How to get an extra £250 a year if you’re claiming child benefit

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Parents claiming child benefits could get an extra £250 a year by making a simple switch.

According to the latest figures 200,000 claimants could be making a mistake which will cost them further down the line.

The problem is linked to state pension – and if the ‘wrong’ parent claims child benefit, you will lose out on around £5,000 being added to your pension pot.

Figures released by HMRC after a Royal London freedom of information request, found that in many cases, the parent who is earning the most money is the one claiming child benefit.

In shorty, if you are taking time off work to look after a child, or working part time, or you earn less than your partner – you should be the one claiming child benefit – to make sure you get that £5,000 boost, reports The Mirror .

Under current rules, when a parent claims Child Benefit for a child under 12, they benefit from National Insurance ‘credits’ which contribute towards their state pension.

You need 35 years’ worth of these to get the full pay out at retirement, and being able to claim it through child benefit effectively means you won’t suffer while you’re out of work due to childcare.

In real terms, one year of credits is worth £250 a year on or £5,000 over a typical twenty year retirement.

However, the credit only goes to one person – the parent or guardian claiming the child benefit.

In most couples, the lower earner tends to claim the child benefit.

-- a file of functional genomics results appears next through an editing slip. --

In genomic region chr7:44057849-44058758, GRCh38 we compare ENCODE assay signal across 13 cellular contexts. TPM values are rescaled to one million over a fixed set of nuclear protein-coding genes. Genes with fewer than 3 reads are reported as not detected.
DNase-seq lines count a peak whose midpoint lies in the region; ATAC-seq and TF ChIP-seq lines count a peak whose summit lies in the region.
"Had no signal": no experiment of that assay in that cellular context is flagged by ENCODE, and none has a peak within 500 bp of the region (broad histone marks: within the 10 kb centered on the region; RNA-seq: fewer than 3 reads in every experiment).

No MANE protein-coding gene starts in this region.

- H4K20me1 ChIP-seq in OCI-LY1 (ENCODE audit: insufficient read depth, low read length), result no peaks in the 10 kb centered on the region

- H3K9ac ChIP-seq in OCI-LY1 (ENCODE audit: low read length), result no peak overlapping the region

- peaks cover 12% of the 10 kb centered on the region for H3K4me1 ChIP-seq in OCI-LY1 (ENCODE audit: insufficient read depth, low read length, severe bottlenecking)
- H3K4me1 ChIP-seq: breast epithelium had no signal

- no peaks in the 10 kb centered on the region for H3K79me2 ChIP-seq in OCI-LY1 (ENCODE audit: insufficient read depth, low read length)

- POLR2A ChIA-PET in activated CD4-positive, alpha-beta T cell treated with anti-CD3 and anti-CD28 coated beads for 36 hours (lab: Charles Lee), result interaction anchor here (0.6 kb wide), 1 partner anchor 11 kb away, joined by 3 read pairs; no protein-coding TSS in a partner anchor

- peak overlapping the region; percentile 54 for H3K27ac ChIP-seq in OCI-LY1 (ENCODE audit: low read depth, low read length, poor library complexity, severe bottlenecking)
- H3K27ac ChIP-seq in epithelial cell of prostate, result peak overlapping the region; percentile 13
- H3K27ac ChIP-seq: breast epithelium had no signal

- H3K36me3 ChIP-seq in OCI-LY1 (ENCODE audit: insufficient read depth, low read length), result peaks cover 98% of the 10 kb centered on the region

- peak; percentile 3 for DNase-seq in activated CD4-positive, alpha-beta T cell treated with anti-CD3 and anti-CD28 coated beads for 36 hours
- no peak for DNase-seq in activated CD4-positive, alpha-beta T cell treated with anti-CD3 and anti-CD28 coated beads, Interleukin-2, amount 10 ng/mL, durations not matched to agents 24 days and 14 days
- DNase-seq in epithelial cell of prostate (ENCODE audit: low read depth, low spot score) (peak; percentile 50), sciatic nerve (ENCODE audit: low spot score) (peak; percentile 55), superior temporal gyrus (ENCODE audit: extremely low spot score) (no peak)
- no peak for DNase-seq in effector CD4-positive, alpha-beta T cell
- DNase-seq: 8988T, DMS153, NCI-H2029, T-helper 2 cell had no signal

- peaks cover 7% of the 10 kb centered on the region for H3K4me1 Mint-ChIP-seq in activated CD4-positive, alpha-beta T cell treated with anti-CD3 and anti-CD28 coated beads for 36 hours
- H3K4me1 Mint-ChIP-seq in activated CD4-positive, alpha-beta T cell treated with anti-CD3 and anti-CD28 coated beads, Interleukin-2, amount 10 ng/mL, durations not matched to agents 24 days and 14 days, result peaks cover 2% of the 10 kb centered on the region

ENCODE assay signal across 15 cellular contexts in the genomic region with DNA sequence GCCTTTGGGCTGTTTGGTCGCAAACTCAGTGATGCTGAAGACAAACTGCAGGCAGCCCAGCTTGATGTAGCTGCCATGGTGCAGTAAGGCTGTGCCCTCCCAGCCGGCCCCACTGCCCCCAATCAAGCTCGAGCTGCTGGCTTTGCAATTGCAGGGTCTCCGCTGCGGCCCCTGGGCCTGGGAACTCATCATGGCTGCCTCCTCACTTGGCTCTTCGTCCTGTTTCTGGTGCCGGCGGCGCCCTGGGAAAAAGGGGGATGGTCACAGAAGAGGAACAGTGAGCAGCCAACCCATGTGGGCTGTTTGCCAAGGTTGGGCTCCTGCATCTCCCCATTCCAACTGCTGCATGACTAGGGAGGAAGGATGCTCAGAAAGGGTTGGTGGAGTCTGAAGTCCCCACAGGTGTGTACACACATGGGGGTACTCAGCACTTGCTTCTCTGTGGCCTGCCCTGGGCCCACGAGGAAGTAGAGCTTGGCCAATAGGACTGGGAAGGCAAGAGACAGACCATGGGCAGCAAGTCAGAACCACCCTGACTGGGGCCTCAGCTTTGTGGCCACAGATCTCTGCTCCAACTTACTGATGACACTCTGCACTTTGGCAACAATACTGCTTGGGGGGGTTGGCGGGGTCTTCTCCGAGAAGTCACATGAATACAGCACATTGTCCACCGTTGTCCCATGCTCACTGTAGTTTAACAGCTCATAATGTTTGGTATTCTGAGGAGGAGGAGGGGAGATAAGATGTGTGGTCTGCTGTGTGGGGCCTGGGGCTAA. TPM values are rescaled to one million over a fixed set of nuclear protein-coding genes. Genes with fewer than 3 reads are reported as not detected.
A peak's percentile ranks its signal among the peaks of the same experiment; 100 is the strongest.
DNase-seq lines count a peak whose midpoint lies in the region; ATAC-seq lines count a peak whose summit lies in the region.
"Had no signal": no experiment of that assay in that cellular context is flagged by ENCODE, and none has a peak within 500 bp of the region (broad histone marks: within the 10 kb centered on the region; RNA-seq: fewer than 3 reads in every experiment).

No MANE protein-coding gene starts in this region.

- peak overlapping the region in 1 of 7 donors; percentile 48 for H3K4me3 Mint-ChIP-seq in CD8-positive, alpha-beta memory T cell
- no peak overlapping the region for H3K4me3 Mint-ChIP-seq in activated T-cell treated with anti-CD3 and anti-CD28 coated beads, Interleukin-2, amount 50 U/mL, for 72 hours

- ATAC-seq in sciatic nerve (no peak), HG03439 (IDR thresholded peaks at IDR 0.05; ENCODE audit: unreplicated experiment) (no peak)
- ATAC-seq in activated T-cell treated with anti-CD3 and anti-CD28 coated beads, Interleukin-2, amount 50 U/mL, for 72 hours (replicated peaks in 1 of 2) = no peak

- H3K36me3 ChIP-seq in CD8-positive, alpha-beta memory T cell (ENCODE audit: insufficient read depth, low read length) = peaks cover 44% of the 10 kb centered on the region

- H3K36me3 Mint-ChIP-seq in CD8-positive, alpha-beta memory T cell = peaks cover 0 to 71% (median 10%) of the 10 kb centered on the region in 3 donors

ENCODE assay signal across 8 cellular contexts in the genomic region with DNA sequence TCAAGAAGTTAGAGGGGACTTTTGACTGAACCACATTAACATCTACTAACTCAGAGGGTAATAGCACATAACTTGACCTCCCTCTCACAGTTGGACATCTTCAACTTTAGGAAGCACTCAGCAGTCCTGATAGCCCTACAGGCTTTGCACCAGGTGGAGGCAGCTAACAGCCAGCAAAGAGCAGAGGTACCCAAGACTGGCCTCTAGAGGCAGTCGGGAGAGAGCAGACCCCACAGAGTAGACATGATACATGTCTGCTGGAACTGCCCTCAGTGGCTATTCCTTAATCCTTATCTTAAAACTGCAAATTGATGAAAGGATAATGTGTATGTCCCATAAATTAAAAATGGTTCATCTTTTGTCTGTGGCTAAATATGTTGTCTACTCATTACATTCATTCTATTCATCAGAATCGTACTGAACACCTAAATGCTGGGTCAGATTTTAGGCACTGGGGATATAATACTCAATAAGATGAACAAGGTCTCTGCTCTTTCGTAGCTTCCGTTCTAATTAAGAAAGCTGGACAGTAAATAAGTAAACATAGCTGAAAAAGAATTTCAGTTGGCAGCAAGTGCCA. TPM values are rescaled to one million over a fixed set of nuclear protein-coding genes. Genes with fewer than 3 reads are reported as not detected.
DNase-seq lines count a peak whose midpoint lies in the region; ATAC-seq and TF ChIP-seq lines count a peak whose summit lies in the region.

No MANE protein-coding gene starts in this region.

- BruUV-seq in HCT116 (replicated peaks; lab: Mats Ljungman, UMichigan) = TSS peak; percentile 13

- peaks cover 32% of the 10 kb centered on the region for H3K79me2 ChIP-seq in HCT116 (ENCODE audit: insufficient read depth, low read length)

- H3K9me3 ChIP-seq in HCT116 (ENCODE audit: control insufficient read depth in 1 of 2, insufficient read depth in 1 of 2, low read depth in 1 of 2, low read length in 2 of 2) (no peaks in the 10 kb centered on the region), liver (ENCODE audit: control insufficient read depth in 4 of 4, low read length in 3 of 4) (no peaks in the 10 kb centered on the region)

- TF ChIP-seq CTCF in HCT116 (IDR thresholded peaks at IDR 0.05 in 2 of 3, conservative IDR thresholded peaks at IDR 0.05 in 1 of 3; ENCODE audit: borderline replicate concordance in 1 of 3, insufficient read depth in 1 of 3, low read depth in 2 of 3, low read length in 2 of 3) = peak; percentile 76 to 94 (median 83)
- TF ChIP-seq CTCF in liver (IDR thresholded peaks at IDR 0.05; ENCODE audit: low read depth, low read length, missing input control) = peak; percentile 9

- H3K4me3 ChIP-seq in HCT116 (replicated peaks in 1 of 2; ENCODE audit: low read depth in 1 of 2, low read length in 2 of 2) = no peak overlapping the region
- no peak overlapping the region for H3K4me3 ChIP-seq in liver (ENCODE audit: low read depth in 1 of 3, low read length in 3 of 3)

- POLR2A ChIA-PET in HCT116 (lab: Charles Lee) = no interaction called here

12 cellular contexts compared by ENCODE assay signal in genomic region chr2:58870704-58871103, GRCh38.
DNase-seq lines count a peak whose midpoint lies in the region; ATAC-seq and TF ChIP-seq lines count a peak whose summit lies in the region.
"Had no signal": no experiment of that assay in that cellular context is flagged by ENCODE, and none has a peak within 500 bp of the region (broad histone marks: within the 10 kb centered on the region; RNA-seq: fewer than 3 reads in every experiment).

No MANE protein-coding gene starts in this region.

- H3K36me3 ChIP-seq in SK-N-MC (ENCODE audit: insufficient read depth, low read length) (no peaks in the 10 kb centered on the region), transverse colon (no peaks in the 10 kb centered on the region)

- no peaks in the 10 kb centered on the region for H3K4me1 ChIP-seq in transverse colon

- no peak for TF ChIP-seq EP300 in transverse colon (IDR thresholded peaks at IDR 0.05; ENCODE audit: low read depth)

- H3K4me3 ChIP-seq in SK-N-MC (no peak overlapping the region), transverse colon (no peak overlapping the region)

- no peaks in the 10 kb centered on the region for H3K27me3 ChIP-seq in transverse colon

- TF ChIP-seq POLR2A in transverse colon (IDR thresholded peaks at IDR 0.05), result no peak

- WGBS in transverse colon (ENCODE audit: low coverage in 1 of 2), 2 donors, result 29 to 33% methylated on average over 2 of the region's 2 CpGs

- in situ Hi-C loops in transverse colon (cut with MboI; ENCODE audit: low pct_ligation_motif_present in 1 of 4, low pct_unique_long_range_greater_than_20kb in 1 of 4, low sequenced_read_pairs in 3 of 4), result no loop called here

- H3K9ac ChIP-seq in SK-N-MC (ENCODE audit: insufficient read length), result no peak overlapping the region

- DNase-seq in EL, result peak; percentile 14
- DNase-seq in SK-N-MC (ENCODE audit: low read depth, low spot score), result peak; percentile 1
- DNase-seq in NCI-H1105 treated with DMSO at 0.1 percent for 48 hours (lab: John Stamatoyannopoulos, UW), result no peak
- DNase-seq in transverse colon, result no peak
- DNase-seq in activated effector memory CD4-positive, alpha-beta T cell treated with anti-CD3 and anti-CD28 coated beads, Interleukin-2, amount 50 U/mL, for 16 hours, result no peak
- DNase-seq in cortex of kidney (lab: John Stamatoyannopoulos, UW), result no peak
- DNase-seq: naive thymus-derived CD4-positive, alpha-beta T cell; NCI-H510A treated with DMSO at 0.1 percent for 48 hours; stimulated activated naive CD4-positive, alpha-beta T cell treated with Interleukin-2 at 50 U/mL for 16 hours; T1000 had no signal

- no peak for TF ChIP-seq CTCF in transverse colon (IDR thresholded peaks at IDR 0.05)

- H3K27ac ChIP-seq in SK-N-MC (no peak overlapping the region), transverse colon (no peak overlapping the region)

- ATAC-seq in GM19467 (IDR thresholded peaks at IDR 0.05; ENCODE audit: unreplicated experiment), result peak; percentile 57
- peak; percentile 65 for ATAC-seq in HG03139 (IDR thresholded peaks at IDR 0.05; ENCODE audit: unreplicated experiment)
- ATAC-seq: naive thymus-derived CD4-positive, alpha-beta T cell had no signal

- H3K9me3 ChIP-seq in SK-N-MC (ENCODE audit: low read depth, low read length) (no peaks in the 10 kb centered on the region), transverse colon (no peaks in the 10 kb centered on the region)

This makes sense because the higher earner is probably in paid work and already paying National Insurance, and therefore does not need the credit.

But new figures suggest that around 200,000 couples could lose out because the ‘wrong parent’ is claiming.

In these cases, the benefit is in the name of their spouse, meaning the non-earner (or very low earner) is missing out.

Parents – usually mothers – who are not aware of this, could find their state pension reduced by hundreds or even thousands of pounds a year in retirement if they do not take action.

The good news is that this problem can be fixed, even after the event, by transferring the credit from the child benefit recipient to the spouse.

This is achieved by  completing a form CF411a to rectify the issue  .

“It is quite right that parents who are looking after children get protection for their state pension record if they are out of paid work,” Steve Webb, director of policy at Royal London said.

“But this protection only works if the ‘right’ parent claims Child Benefit.  It is very worrying that in around 200,000 families one partner is potentially missing out on the state pension protection that is rightfully theirs.

“Whilst this can be fixed by filling in the relevant form, many people will be unaware of this.

“HMRC should do much more to alert people who might be affected in order to make sure that many thousands of parents do not end up being penalised in retirement’.”

If you earn £118 a week or more, claiming child benefit won’t make a difference to your national insurance record, as you will already be paying national insurance contributions.

However, if you learn less than this, you should claim child benefit and get the national insurance credits that come with it.



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